GM's Oshawa Assembly to Stay in Company Hands, Switch Roles

Steph Willems
by Steph Willems
gms oshawa assembly to stay in company hands switch roles

All this GM assembly plant news dropping today…

Announced Wednesday, GM’s Oshawa Assembly, Canada’s oldest auto plant, will not close permanently come the end of the year. After product disappears from its expansive confines later in 2019, the plant will swap hats, leaving its auto manufacturing role in the past. Unfortunately for employees, while some of the plant’s 2,600 workers stand to retain their employment, most will not.

Earlier today, GM Canada and autoworkers’ union Unifor announced a “Transformation Agreement” aimed at retaining some employment at the plant and converting the facility for other uses. There’s $170 million (CAD) in company cash backing up the plan.

Oshawa Assembly, like Lordstown and Detroit-Hamtramck, found itself free of future product after GM announced cost-cutting measures last last year. Since then, Unifor has thrown every tactic it can muster at the situation, leading to walkouts and a boycott of Mexican-made GM vehicles.

So, what does this metamorphosis entail? Once the old-generation GM pickups dry up, along with the Cadillac XTS, the plant’s role will switch to “one focused on stamping, related sub-assembly, and other miscellaneous activities for GM and other auto industry customers,” the automaker said.

As well, “GM will convert part of the Oshawa Plant property into a test track for autonomous and advanced technology vehicles – further expanding the capability of GM’s Canadian Technical Centre (CTC) in Ontario.”

Through these changes, GM Canada expects to save 300 jobs at the plant, though Unifor President Jerry Dias sees it as a door to additional hiring.

“By maintaining a footprint in Oshawa, and keeping the plant intact, we save hundreds of jobs and this gives us the ability to build and create new jobs in the future,” Dias said in a statement. “We are in a much better position than we were five months ago when the plant was closing.”

In addition to the plant switcharoo, the automaker announced “enhanced” retirement packages to the plant’s workers, special relocations for some workers to other GM operations in the province, and a retraining program for Oshawa employees unable to land work within the company.

“A ‘Jobs Action Centre’ will be opened in June 2019, in Oshawa to enable employees to plan now for future career opportunities outside GM following the end of Oshawa vehicle production in December 2019,” the automaker stated. The program draws financial support from the automaker, Unifor, and the Ontario government.

[Image: General Motors]

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  • Mikey Mikey on May 08, 2019

    To the editors at TTAC Every TTAC editor back to Robert Farago ..even Bertal acknowledged my tips...!! You'll never get another one from me.! Mikey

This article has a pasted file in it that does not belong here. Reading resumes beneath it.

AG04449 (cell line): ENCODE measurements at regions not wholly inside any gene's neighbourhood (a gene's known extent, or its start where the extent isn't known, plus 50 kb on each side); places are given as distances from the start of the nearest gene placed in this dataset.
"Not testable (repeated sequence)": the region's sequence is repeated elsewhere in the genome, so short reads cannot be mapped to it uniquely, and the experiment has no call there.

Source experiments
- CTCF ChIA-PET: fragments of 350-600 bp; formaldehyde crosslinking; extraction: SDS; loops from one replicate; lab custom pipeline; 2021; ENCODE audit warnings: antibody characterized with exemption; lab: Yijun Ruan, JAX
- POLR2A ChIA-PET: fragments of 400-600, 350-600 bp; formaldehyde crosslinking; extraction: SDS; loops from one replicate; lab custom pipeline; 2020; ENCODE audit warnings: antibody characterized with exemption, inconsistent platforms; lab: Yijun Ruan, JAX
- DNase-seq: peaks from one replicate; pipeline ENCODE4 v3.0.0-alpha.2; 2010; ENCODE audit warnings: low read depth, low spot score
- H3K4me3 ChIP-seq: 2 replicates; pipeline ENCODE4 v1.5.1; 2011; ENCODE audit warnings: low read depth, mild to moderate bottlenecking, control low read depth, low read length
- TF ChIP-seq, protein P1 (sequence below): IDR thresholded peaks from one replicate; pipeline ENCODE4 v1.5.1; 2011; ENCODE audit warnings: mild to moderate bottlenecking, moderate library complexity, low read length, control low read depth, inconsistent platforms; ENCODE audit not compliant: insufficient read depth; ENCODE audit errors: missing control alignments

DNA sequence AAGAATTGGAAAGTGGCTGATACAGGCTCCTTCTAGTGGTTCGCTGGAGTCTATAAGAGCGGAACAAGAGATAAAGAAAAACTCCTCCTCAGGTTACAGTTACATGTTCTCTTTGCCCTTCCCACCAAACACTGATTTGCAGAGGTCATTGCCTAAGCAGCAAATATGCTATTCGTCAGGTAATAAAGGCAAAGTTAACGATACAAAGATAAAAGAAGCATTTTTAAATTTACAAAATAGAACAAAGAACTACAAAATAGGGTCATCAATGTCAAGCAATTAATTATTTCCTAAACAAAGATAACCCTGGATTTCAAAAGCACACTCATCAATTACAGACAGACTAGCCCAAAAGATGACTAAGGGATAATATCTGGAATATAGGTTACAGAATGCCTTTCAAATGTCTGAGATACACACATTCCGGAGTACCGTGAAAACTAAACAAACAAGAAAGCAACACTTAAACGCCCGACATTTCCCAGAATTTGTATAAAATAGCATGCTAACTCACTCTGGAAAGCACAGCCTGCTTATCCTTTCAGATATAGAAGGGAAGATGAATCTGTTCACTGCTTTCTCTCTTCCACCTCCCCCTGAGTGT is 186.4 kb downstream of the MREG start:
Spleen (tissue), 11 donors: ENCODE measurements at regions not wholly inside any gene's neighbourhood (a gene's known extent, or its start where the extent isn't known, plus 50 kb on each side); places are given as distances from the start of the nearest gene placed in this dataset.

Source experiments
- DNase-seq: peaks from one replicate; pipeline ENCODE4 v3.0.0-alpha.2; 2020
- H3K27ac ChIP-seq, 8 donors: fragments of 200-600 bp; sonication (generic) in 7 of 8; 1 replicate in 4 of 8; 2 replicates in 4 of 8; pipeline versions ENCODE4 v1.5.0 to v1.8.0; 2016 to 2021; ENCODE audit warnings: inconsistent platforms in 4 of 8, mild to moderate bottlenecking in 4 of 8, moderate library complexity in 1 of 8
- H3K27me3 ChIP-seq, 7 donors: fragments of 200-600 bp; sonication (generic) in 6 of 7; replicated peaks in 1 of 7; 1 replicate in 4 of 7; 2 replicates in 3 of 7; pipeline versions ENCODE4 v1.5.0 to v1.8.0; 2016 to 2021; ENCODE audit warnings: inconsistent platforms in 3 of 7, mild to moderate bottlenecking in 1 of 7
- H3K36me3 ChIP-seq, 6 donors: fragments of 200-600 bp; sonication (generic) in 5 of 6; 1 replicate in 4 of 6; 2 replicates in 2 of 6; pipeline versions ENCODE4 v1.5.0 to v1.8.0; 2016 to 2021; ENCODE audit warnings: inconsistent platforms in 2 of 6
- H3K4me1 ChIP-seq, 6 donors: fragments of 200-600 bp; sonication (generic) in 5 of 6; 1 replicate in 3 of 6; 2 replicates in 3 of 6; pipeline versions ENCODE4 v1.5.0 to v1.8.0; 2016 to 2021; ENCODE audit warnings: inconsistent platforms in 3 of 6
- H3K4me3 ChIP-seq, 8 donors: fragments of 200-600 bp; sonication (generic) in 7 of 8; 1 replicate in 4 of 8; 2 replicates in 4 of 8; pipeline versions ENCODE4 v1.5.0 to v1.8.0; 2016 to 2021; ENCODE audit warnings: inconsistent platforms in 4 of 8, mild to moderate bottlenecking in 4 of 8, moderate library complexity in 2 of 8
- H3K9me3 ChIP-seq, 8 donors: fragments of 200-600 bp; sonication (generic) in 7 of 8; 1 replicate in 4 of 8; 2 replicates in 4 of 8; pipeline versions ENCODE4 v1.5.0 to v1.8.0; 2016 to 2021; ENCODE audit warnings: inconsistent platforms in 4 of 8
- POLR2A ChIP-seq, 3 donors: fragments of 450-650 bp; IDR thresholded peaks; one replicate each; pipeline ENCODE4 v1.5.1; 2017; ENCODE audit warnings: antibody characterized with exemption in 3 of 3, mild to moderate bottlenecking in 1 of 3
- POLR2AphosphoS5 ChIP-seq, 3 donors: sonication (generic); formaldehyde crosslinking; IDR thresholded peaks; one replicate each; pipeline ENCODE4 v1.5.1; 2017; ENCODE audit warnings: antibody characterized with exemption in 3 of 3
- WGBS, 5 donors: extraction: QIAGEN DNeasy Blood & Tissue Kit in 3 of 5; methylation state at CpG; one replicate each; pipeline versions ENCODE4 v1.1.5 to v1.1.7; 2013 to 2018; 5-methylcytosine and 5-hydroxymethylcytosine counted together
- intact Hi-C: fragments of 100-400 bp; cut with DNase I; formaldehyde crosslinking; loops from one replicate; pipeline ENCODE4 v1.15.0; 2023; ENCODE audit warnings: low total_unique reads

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    • Arthur Dailey Arthur Dailey on May 09, 2019

      @Mikey, I have also greatly appreciated your insight and comments. As to the current 'leadership' at TTAC, when the Humboldt tragedy occurred, which was/is a major story in Canada and has resulted in changes to licensing regulations and intersection design TTAC 'leadership' generally ignored it. I contacted the E-I-C remarking on this and recommending that it should at least lead to articles on a) the viability of roundabouts b) driver licensing. Nothing resulted. And what happened to all of the requests for reader reviews of owned/rental vehicles? Also nothing. I may have disliked JB's public persona but he at least 'connected' with the readers.

  • Mikey Mikey on May 08, 2019

    @ HDC ....Thank You

  • Jeff S I did not know Plymouth had a full size van prior to the mini vans. I did know about the Plymouth pickups and the Trail Duster.
  • Arthur Dailey When I grew tired of the T-Bird trying to kill me by refusing to start at the most inconvenient times/places, I replaced it with a '79 fullsized Dodge (Sportsman) van. Similar to this but with a different grille and rectangular headlights. The 4 'captains' chairs in my van were pretty much identical to the ones in this van. Mine certainly was not as nicely finished inside. And it was a handful to drive in snow/ice. One thing that strikes me about this van is that although a conversion it does not seem to have the requisite dark tint on the windows.
  • Jeff S I am not a fan of Tesla and they were niche vehicles but it seems that they have become more common. I doubt if I get an EV that it would be a Tesla. The electrical grid will have to be expanded because people over the long run are not going to accept the excuse of the grid can't handle people charging their EVs.
  • AMcA The '70 Continentals and Town Cars may have been cousins to the standard body Fords and Mercurys, they didn't have to be disguised, because they had unique, unbelievably huge bodies of their own. Looking at the new 1970 interior, I'd say it was also a cost savings in sewing the seat. Button tufted panels like the 1969 interior had require a lot of sewing and tufting work. The 1970 interior is mostly surface sewing on a single sheet of upholstery instead of laboriously assembled smaller pieces. FINALLY: do I remember correctly that the shag carpet shown under these cars was a Photoshop? They didn't really go so peak '70s as to photograph cars on shag carpets, did they?
  • Inside Looking Out Toyota makes mass market cars. Their statement means that EVs are not mass market yet. But then Tesla managed to make mass market car - Mode; 3. Where I live in CA there are more Tesla Model 3s on streets than Corollas.
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